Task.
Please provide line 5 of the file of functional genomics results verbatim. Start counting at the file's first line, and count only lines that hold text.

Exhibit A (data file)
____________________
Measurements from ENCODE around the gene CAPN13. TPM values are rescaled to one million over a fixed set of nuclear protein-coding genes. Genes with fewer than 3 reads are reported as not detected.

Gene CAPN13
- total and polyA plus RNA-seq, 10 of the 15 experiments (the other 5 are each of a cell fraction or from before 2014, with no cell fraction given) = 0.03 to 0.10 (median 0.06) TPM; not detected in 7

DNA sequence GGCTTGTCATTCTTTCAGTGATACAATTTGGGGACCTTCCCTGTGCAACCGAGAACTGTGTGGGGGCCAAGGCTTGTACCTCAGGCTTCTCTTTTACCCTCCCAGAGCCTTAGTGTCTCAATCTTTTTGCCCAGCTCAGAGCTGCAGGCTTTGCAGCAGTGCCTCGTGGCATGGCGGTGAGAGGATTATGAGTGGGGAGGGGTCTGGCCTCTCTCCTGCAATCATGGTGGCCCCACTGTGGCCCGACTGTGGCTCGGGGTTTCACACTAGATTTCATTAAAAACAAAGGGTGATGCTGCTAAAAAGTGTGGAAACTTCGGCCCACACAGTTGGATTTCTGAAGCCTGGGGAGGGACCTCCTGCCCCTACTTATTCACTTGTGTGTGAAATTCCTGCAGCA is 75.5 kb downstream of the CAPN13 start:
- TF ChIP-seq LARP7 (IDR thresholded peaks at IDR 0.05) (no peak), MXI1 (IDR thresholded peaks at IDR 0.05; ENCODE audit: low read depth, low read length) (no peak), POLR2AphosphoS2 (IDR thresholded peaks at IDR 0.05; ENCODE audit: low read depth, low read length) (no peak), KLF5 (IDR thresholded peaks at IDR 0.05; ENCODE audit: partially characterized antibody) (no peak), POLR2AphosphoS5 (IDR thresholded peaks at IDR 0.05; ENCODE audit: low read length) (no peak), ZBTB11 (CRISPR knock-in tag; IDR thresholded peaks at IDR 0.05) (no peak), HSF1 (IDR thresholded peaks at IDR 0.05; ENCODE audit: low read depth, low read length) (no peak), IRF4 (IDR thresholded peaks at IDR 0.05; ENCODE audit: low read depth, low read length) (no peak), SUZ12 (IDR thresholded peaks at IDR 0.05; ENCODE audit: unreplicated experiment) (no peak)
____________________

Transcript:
- TF ChIP-seq LARP7 (IDR thresholded peaks at IDR 0.05) (no peak), MXI1 (IDR thresholded peaks at IDR 0.05; ENCODE audit: low read depth, low read length) (no peak), POLR2AphosphoS2 (IDR thresholded peaks at IDR 0.05; ENCODE audit: low read depth, low read length) (no peak), KLF5 (IDR thresholded peaks at IDR 0.05; ENCODE audit: partially characterized antibody) (no peak), POLR2AphosphoS5 (IDR thresholded peaks at IDR 0.05; ENCODE audit: low read length) (no peak), ZBTB11 (CRISPR knock-in tag; IDR thresholded peaks at IDR 0.05) (no peak), HSF1 (IDR thresholded peaks at IDR 0.05; ENCODE audit: low read depth, low read length) (no peak), IRF4 (IDR thresholded peaks at IDR 0.05; ENCODE audit: low read depth, low read length) (no peak), SUZ12 (IDR thresholded peaks at IDR 0.05; ENCODE audit: unreplicated experiment) (no peak)